Larry Nassar’s case illustrates just how long perpetrators can continue their criminal activity when those in authority are complicit. The USA Gynmastics’ team doctor sexually abused more than 160 young women and girls over the course of approximately twenty years, some as young as age six, even though multiple supervisors had been told what was going on.

While not as egregious as rape or other forms of sexualized violence, pornography is another manifestation of misogyny. It denigrates women, distorts God’s intention for our sexuality, and has a far-reaching, nefarious impact. By depicting violent and dehumanizing sexual encounters, pornography programs men and boys to believe that women enjoy being mistreated. Statistics indicate that one eighth of all Americans regularly visit porn sites. That’s forty million people who are objectifying and exploiting the women (and men) who appear on their screens.

How Misogyny Affects Men

Women and children are the most obvious victims of misogyny but men are also adversely affected. Carolyn Custis James writes in Malestrom:

Men have lost sight of who God created them to be as human beings and as men. … Through cultural conditioning that takes both benign and violent forms, they are cut off from significant, God-given parts of themselves that lead to human wholeness for fear it will make them less of a man.

When the dominate narrative communicates that A.) manhood is measured by virility and that B.) men who possess traits perceived as feminine (e.g. empathy, sensitivity, or nurture) are less than, it fractures men’s souls and leaves them feeling trapped by misguided cultural expectations.

A Complicit Church

In one way or another, we’re all diminished by the long reach of misogyny— including the church. This is why activists Hannah Paasch and Emily Joy followed up the #MeToo hashtag with #ChurchToo. Churches should be safe places for everyone, not breeding grounds for perpetrators. But wherever unrestrained power and toxic masculinity are not redeemed by the cross, death and destruction will follow.

This is true across every denomination, as evidenced by Catholic priests who have engaged in pedophilia and Protestant organizations that have attempted to silence victims and cover-up sexual abuse. The latter include allegations against Bob Jones University (sexual abuse concealed by high level officials), Patrick Henry College (covering up on-campus rapes), and Sovereign Grace Ministries (which allegedly ignored two-decades of child sexual abuse).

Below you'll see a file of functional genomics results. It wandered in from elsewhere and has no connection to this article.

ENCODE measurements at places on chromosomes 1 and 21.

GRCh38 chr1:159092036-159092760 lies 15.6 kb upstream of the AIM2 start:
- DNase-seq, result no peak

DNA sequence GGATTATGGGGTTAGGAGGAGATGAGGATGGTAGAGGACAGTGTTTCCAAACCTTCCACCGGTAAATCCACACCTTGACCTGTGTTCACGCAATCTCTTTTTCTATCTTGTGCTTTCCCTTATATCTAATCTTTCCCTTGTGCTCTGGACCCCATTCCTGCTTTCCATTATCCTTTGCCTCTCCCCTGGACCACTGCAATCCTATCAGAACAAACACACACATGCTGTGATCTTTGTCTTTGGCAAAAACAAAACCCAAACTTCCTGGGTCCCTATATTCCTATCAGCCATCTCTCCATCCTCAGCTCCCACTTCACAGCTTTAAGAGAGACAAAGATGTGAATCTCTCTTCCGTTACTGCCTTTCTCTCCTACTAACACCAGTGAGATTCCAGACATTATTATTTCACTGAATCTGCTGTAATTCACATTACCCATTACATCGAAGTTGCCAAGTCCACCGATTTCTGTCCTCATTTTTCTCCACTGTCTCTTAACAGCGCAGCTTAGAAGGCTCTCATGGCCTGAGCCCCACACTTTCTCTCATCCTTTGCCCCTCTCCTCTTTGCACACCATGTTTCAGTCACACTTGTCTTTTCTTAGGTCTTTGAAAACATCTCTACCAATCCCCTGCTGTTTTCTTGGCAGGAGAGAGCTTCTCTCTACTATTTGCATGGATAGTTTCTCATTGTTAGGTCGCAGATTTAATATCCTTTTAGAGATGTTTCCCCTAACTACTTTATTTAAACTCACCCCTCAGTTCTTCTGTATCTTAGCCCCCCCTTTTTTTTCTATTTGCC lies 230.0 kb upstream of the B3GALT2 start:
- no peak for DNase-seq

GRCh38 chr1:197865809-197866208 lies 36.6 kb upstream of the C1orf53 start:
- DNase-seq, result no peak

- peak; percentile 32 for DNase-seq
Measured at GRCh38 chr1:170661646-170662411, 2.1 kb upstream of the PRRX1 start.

Churches or Christian organizations that are rife with misogyny often abuse Scripture to protect their power. For example, when a denomination or church culture interprets passages such as Ephesians 5:22-24 and 1 Corinthians 7:5 to mean that husbands have the right to sex on demand, wives may conclude that their needs and desires are irrelevant and that they have no choice but to submit, regardless of the personal cost.

My husband and I recently taught a workshop on marital intimacy. One young couple walked out as we were explaining the importance of a wife being able to say “no.” On the post-conference evaluation form, one comment (we assume it was theirs) read, “There’s nothing in Scripture about mutuality in the bedroom. When I want [sex], I get it.” I grieve for his wife and all wives who have to endure that kind of selfish power play. And I pity the husband because he will most likely never experience the deep intimacy that results when a couple can completely trust and respect each other.

It’s impossible to pinpoint the exact cause of misogyny, but sin (both personal and generational), group think, evil spiritual forces (Eph. 6:12), the lure of power, and an inadequate understanding of God’s Word all contribute. In part 2, we’ll explore how God’s creative intent for humanity provides the antidote to misogyny.

Read part 2 of this series here.

Three women smiling at the camera, each is holding a present.